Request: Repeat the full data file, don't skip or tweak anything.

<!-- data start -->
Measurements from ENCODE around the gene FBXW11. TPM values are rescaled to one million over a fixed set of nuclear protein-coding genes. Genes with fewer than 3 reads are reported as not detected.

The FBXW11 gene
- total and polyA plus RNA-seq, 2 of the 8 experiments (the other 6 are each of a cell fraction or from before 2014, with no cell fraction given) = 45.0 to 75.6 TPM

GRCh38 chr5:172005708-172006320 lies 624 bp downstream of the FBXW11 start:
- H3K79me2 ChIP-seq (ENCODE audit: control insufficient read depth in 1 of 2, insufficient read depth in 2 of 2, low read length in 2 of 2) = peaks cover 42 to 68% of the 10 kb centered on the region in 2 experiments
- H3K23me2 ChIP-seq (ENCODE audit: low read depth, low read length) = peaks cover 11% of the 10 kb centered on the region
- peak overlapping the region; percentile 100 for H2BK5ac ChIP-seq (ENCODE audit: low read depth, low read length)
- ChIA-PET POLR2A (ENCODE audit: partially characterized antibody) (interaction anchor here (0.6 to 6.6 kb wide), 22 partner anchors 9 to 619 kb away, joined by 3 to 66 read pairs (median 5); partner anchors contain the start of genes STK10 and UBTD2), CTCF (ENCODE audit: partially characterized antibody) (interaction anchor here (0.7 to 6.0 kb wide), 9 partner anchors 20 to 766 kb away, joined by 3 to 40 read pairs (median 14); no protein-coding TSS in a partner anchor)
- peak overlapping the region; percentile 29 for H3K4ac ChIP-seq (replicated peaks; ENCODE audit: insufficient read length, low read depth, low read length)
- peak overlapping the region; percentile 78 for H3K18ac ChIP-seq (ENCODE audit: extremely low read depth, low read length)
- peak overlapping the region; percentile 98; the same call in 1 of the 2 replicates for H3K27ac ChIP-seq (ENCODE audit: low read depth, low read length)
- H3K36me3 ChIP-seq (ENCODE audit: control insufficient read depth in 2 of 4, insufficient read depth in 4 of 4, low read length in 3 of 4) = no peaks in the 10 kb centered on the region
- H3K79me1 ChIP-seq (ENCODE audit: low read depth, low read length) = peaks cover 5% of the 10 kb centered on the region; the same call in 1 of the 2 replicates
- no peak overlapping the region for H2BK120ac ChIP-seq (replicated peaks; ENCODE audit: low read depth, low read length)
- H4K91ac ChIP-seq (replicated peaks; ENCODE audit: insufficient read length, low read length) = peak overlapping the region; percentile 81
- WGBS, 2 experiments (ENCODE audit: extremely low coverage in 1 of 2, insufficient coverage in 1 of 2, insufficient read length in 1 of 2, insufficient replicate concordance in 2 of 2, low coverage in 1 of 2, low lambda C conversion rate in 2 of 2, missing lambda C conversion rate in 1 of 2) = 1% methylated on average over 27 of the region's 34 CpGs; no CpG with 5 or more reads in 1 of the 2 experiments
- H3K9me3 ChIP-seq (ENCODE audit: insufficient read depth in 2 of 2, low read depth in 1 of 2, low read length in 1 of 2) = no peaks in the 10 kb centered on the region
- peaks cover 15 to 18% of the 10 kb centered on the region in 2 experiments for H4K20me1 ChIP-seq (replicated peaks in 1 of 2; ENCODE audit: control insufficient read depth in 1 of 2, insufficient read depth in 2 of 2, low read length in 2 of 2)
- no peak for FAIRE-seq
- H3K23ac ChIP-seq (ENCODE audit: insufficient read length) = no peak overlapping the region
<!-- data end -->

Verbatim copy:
Measurements from ENCODE around the gene FBXW11. TPM values are rescaled to one million over a fixed set of nuclear protein-coding genes. Genes with fewer than 3 reads are reported as not detected.

The FBXW11 gene
- total and polyA plus RNA-seq, 2 of the 8 experiments (the other 6 are each of a cell fraction or from before 2014, with no cell fraction given) = 45.0 to 75.6 TPM

GRCh38 chr5:172005708-172006320 lies 624 bp downstream of the FBXW11 start:
- H3K79me2 ChIP-seq (ENCODE audit: control insufficient read depth in 1 of 2, insufficient read depth in 2 of 2, low read length in 2 of 2) = peaks cover 42 to 68% of the 10 kb centered on the region in 2 experiments
- H3K23me2 ChIP-seq (ENCODE audit: low read depth, low read length) = peaks cover 11% of the 10 kb centered on the region
- peak overlapping the region; percentile 100 for H2BK5ac ChIP-seq (ENCODE audit: low read depth, low read length)
- ChIA-PET POLR2A (ENCODE audit: partially characterized antibody) (interaction anchor here (0.6 to 6.6 kb wide), 22 partner anchors 9 to 619 kb away, joined by 3 to 66 read pairs (median 5); partner anchors contain the start of genes STK10 and UBTD2), CTCF (ENCODE audit: partially characterized antibody) (interaction anchor here (0.7 to 6.0 kb wide), 9 partner anchors 20 to 766 kb away, joined by 3 to 40 read pairs (median 14); no protein-coding TSS in a partner anchor)
- peak overlapping the region; percentile 29 for H3K4ac ChIP-seq (replicated peaks; ENCODE audit: insufficient read length, low read depth, low read length)
- peak overlapping the region; percentile 78 for H3K18ac ChIP-seq (ENCODE audit: extremely low read depth, low read length)
- peak overlapping the region; percentile 98; the same call in 1 of the 2 replicates for H3K27ac ChIP-seq (ENCODE audit: low read depth, low read length)
- H3K36me3 ChIP-seq (ENCODE audit: control insufficient read depth in 2 of 4, insufficient read depth in 4 of 4, low read length in 3 of 4) = no peaks in the 10 kb centered on the region
- H3K79me1 ChIP-seq (ENCODE audit: low read depth, low read length) = peaks cover 5% of the 10 kb centered on the region; the same call in 1 of the 2 replicates
- no peak overlapping the region for H2BK120ac ChIP-seq (replicated peaks; ENCODE audit: low read depth, low read length)
- H4K91ac ChIP-seq (replicated peaks; ENCODE audit: insufficient read length, low read length) = peak overlapping the region; percentile 81
- WGBS, 2 experiments (ENCODE audit: extremely low coverage in 1 of 2, insufficient coverage in 1 of 2, insufficient read length in 1 of 2, insufficient replicate concordance in 2 of 2, low coverage in 1 of 2, low lambda C conversion rate in 2 of 2, missing lambda C conversion rate in 1 of 2) = 1% methylated on average over 27 of the region's 34 CpGs; no CpG with 5 or more reads in 1 of the 2 experiments
- H3K9me3 ChIP-seq (ENCODE audit: insufficient read depth in 2 of 2, low read depth in 1 of 2, low read length in 1 of 2) = no peaks in the 10 kb centered on the region
- peaks cover 15 to 18% of the 10 kb centered on the region in 2 experiments for H4K20me1 ChIP-seq (replicated peaks in 1 of 2; ENCODE audit: control insufficient read depth in 1 of 2, insufficient read depth in 2 of 2, low read length in 2 of 2)
- no peak for FAIRE-seq
- H3K23ac ChIP-seq (ENCODE audit: insufficient read length) = no peak overlapping the region